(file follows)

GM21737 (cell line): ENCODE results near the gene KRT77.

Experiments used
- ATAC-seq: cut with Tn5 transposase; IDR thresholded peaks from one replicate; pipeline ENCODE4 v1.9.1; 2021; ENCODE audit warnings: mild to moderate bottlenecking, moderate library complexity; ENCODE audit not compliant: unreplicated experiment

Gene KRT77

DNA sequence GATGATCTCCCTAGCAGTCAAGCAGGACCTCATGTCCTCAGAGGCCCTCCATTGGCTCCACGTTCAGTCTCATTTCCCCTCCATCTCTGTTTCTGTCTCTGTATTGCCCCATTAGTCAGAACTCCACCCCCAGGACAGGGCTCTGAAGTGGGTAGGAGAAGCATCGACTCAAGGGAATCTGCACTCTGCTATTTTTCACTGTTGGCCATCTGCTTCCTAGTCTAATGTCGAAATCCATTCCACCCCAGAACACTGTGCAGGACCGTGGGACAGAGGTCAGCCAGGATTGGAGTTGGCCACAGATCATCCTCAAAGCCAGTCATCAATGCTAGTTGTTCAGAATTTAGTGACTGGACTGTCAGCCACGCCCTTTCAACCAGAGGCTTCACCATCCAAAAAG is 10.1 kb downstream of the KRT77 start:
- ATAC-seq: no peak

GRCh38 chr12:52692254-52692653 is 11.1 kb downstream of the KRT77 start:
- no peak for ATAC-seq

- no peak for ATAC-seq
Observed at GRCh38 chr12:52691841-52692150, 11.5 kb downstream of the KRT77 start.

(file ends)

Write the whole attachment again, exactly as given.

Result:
GM21737 (cell line): ENCODE results near the gene KRT77.

Experiments used
- ATAC-seq: cut with Tn5 transposase; IDR thresholded peaks from one replicate; pipeline ENCODE4 v1.9.1; 2021; ENCODE audit warnings: mild to moderate bottlenecking, moderate library complexity; ENCODE audit not compliant: unreplicated experiment

Gene KRT77

DNA sequence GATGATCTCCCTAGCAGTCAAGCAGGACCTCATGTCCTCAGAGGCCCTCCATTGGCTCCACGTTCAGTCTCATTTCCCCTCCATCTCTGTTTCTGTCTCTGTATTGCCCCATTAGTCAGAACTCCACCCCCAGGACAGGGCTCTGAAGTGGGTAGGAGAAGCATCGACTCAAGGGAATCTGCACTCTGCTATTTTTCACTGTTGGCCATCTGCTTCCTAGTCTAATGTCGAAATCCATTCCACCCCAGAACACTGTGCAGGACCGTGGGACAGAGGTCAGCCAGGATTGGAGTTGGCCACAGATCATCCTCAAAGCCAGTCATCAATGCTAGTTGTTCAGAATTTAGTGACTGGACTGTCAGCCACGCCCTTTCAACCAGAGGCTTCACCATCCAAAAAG is 10.1 kb downstream of the KRT77 start:
- ATAC-seq: no peak

GRCh38 chr12:52692254-52692653 is 11.1 kb downstream of the KRT77 start:
- no peak for ATAC-seq

- no peak for ATAC-seq
Observed at GRCh38 chr12:52691841-52692150, 11.5 kb downstream of the KRT77 start.